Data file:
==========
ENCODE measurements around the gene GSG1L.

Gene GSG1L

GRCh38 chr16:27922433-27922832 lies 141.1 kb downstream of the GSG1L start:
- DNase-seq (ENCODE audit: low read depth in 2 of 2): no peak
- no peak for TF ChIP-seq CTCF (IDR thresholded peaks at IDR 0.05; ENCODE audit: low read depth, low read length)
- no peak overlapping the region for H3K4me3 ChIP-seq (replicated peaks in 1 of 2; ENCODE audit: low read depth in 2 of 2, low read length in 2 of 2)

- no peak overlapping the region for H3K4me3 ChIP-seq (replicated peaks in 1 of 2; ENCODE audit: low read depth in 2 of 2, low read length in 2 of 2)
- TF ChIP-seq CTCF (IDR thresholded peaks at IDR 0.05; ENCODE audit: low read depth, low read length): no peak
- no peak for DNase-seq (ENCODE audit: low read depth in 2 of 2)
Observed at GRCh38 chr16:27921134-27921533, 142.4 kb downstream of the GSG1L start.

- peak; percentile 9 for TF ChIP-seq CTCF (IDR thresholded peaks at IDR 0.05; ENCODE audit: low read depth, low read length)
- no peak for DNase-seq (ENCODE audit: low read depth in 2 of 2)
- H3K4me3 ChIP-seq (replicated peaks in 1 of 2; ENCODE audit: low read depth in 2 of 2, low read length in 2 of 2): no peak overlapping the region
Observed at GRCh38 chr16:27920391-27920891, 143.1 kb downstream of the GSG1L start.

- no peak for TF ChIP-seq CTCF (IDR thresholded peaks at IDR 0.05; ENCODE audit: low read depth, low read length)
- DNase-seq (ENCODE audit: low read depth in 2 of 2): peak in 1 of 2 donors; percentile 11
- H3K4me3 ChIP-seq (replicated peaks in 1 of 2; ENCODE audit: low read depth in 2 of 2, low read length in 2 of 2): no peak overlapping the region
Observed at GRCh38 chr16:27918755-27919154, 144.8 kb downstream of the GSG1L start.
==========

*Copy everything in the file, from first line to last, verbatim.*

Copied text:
ENCODE measurements around the gene GSG1L.

Gene GSG1L

GRCh38 chr16:27922433-27922832 lies 141.1 kb downstream of the GSG1L start:
- DNase-seq (ENCODE audit: low read depth in 2 of 2): no peak
- no peak for TF ChIP-seq CTCF (IDR thresholded peaks at IDR 0.05; ENCODE audit: low read depth, low read length)
- no peak overlapping the region for H3K4me3 ChIP-seq (replicated peaks in 1 of 2; ENCODE audit: low read depth in 2 of 2, low read length in 2 of 2)

- no peak overlapping the region for H3K4me3 ChIP-seq (replicated peaks in 1 of 2; ENCODE audit: low read depth in 2 of 2, low read length in 2 of 2)
- TF ChIP-seq CTCF (IDR thresholded peaks at IDR 0.05; ENCODE audit: low read depth, low read length): no peak
- no peak for DNase-seq (ENCODE audit: low read depth in 2 of 2)
Observed at GRCh38 chr16:27921134-27921533, 142.4 kb downstream of the GSG1L start.

- peak; percentile 9 for TF ChIP-seq CTCF (IDR thresholded peaks at IDR 0.05; ENCODE audit: low read depth, low read length)
- no peak for DNase-seq (ENCODE audit: low read depth in 2 of 2)
- H3K4me3 ChIP-seq (replicated peaks in 1 of 2; ENCODE audit: low read depth in 2 of 2, low read length in 2 of 2): no peak overlapping the region
Observed at GRCh38 chr16:27920391-27920891, 143.1 kb downstream of the GSG1L start.

- no peak for TF ChIP-seq CTCF (IDR thresholded peaks at IDR 0.05; ENCODE audit: low read depth, low read length)
- DNase-seq (ENCODE audit: low read depth in 2 of 2): peak in 1 of 2 donors; percentile 11
- H3K4me3 ChIP-seq (replicated peaks in 1 of 2; ENCODE audit: low read depth in 2 of 2, low read length in 2 of 2): no peak overlapping the region
Observed at GRCh38 chr16:27918755-27919154, 144.8 kb downstream of the GSG1L start.